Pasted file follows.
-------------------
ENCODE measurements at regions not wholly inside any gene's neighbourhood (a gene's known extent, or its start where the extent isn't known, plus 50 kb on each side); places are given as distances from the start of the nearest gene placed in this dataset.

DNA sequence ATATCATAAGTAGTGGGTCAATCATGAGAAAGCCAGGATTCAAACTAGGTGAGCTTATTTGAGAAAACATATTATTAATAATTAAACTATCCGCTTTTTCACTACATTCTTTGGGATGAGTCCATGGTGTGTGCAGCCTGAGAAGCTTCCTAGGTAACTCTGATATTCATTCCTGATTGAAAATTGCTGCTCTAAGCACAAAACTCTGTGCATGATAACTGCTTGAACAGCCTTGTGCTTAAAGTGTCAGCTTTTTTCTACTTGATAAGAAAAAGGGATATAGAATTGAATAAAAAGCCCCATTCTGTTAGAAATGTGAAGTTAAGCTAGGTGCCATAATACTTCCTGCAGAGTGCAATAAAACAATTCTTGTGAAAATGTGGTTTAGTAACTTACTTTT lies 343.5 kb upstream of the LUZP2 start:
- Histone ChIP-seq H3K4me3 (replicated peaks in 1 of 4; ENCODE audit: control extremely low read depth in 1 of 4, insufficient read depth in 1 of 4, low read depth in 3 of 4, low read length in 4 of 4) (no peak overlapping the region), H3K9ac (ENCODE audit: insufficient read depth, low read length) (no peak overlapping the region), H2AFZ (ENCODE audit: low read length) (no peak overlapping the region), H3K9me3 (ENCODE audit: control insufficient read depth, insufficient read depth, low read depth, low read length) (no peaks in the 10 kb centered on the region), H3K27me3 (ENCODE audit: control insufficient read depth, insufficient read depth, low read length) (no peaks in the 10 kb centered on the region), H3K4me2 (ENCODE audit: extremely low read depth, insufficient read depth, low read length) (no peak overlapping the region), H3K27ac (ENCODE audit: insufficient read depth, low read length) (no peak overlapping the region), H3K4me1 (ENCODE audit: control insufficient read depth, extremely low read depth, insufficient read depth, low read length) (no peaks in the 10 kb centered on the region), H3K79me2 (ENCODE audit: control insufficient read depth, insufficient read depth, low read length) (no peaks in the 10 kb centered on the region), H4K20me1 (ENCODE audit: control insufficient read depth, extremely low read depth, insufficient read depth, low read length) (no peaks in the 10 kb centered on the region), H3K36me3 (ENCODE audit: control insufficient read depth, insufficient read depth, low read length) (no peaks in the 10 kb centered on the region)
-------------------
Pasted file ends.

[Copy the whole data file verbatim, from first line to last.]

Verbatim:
ENCODE measurements at regions not wholly inside any gene's neighbourhood (a gene's known extent, or its start where the extent isn't known, plus 50 kb on each side); places are given as distances from the start of the nearest gene placed in this dataset.

DNA sequence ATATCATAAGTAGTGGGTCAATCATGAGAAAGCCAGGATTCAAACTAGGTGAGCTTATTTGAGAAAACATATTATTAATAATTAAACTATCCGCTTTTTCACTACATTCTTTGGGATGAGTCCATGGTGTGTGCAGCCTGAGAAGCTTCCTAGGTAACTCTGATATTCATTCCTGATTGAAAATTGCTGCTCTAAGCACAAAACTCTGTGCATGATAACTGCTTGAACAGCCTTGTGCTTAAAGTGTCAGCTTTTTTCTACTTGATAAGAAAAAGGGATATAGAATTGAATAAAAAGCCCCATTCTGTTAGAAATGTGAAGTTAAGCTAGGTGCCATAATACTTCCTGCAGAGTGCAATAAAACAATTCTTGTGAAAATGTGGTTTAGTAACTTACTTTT lies 343.5 kb upstream of the LUZP2 start:
- Histone ChIP-seq H3K4me3 (replicated peaks in 1 of 4; ENCODE audit: control extremely low read depth in 1 of 4, insufficient read depth in 1 of 4, low read depth in 3 of 4, low read length in 4 of 4) (no peak overlapping the region), H3K9ac (ENCODE audit: insufficient read depth, low read length) (no peak overlapping the region), H2AFZ (ENCODE audit: low read length) (no peak overlapping the region), H3K9me3 (ENCODE audit: control insufficient read depth, insufficient read depth, low read depth, low read length) (no peaks in the 10 kb centered on the region), H3K27me3 (ENCODE audit: control insufficient read depth, insufficient read depth, low read length) (no peaks in the 10 kb centered on the region), H3K4me2 (ENCODE audit: extremely low read depth, insufficient read depth, low read length) (no peak overlapping the region), H3K27ac (ENCODE audit: insufficient read depth, low read length) (no peak overlapping the region), H3K4me1 (ENCODE audit: control insufficient read depth, extremely low read depth, insufficient read depth, low read length) (no peaks in the 10 kb centered on the region), H3K79me2 (ENCODE audit: control insufficient read depth, insufficient read depth, low read length) (no peaks in the 10 kb centered on the region), H4K20me1 (ENCODE audit: control insufficient read depth, extremely low read depth, insufficient read depth, low read length) (no peaks in the 10 kb centered on the region), H3K36me3 (ENCODE audit: control insufficient read depth, insufficient read depth, low read length) (no peaks in the 10 kb centered on the region)